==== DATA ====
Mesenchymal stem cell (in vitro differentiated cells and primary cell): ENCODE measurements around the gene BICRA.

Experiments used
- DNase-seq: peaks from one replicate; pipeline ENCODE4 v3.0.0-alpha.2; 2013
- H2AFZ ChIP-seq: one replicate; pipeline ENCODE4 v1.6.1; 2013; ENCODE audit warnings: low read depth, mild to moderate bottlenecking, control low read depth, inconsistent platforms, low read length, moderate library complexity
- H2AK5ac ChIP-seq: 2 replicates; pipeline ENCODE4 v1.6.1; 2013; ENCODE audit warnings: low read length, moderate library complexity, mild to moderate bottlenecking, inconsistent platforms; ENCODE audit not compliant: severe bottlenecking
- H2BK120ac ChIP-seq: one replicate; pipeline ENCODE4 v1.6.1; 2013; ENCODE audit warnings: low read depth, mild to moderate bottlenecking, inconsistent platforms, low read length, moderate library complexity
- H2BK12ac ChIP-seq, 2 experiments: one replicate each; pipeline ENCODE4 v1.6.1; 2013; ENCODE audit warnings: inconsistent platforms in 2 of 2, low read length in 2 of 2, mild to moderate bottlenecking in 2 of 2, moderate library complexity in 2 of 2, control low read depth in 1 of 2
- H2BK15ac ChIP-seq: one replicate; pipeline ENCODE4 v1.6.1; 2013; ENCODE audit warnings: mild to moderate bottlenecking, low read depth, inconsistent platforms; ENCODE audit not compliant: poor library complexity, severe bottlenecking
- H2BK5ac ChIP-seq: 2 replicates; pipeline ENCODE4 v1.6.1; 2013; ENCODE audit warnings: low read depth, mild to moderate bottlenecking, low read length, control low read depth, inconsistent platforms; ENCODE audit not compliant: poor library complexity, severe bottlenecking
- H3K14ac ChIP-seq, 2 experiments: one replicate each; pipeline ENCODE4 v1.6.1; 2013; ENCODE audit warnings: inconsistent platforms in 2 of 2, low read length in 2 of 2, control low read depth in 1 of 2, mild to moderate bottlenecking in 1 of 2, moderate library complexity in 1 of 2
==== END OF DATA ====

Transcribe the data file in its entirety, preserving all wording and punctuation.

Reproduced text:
Mesenchymal stem cell (in vitro differentiated cells and primary cell): ENCODE measurements around the gene BICRA.

Experiments used
- DNase-seq: peaks from one replicate; pipeline ENCODE4 v3.0.0-alpha.2; 2013
- H2AFZ ChIP-seq: one replicate; pipeline ENCODE4 v1.6.1; 2013; ENCODE audit warnings: low read depth, mild to moderate bottlenecking, control low read depth, inconsistent platforms, low read length, moderate library complexity
- H2AK5ac ChIP-seq: 2 replicates; pipeline ENCODE4 v1.6.1; 2013; ENCODE audit warnings: low read length, moderate library complexity, mild to moderate bottlenecking, inconsistent platforms; ENCODE audit not compliant: severe bottlenecking
- H2BK120ac ChIP-seq: one replicate; pipeline ENCODE4 v1.6.1; 2013; ENCODE audit warnings: low read depth, mild to moderate bottlenecking, inconsistent platforms, low read length, moderate library complexity
- H2BK12ac ChIP-seq, 2 experiments: one replicate each; pipeline ENCODE4 v1.6.1; 2013; ENCODE audit warnings: inconsistent platforms in 2 of 2, low read length in 2 of 2, mild to moderate bottlenecking in 2 of 2, moderate library complexity in 2 of 2, control low read depth in 1 of 2
- H2BK15ac ChIP-seq: one replicate; pipeline ENCODE4 v1.6.1; 2013; ENCODE audit warnings: mild to moderate bottlenecking, low read depth, inconsistent platforms; ENCODE audit not compliant: poor library complexity, severe bottlenecking
- H2BK5ac ChIP-seq: 2 replicates; pipeline ENCODE4 v1.6.1; 2013; ENCODE audit warnings: low read depth, mild to moderate bottlenecking, low read length, control low read depth, inconsistent platforms; ENCODE audit not compliant: poor library complexity, severe bottlenecking
- H3K14ac ChIP-seq, 2 experiments: one replicate each; pipeline ENCODE4 v1.6.1; 2013; ENCODE audit warnings: inconsistent platforms in 2 of 2, low read length in 2 of 2, control low read depth in 1 of 2, mild to moderate bottlenecking in 1 of 2, moderate library complexity in 1 of 2